This situation is mirrored in veterinary medicine, as many of the global giants manufacture drugs for both.
The history of veterinary medicine is as inextricably entwined with that of human medicine, as is the historical relationship between man and horse.
Before the domestication of the horse some 6,000 years ago, they were hunted for meat. Today’s equines are used for work, sport, recreation and meat, but through their history with man they have been faithful partners in transport, agriculture and warfare.
Horses harnessed to chariots appear in cave paintings from the time of Bronze Age man in the Sahara. Dynamic artworks of horses in all forms have been a feature of civilisations ever since – Egyptian, Persian, Assyrian, Etruscan, Chinese, Viking, Arab, Celt, Mongol, Turkish, Conquistador, Germanic and Anglo-Saxon tribes and the American Indians.
Written instructions on the maintenance, care and feeding of cavalry horses have been found scratched on clay tablets dating from the time of the Assyrians. According to Homer, the Greek charioteers fed Parsley leaves to their horses to increase their stamina and energy. They also fed Fenugreek hay as a conditioner.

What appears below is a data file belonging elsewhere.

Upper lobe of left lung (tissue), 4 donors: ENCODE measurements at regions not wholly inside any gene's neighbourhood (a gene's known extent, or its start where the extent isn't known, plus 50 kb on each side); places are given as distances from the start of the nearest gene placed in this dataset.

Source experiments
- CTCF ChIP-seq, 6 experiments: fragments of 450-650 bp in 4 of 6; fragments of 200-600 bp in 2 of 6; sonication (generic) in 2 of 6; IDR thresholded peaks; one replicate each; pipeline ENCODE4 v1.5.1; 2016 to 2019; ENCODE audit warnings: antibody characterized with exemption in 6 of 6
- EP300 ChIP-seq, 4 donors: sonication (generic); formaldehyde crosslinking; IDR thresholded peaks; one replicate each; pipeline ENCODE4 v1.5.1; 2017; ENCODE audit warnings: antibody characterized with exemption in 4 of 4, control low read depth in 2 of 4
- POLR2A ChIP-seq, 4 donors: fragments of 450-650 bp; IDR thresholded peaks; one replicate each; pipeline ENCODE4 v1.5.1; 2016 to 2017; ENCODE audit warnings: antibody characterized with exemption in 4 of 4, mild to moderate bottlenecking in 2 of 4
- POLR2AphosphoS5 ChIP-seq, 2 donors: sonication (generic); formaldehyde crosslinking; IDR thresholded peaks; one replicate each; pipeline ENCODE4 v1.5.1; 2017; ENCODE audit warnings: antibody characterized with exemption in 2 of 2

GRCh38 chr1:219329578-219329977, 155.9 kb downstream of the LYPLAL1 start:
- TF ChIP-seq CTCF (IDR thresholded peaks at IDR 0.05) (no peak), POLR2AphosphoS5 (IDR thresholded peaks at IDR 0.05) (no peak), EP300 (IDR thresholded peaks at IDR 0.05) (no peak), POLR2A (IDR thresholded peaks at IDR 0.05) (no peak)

In 1952 the first veterinary herbal was published, “The Complete Herbal Handbook for Farm and Stable” written by Juliette de Bairacli Levy, (1912 -2009) which was to inspire animal owners and herbalists the world over and make herbal medicine for horses and other domestic animals universally popular in this age.
In her introduction Juliette wrote “It was necessary to write this book in order to help keep alive the ancient and valuable art of the herbalist in veterinary medicine.” Like Paracelsus, she forsook university and lived with gypsy and peasant herbalists all over the world. “Grateful I am to my herbal teachers, they taught me far more than I ever learnt during nearly four years of scientific study at two universities.”
It is impractical to put all Juliette’s raw plant methods of treatment into practice, so we modern herbalists use of herbal extracts to provide medicine and dried herb mixes to provide preventive nutrition for horses today.
Excerpt from The Complete Horse Herbal authored by Victoria Ferguson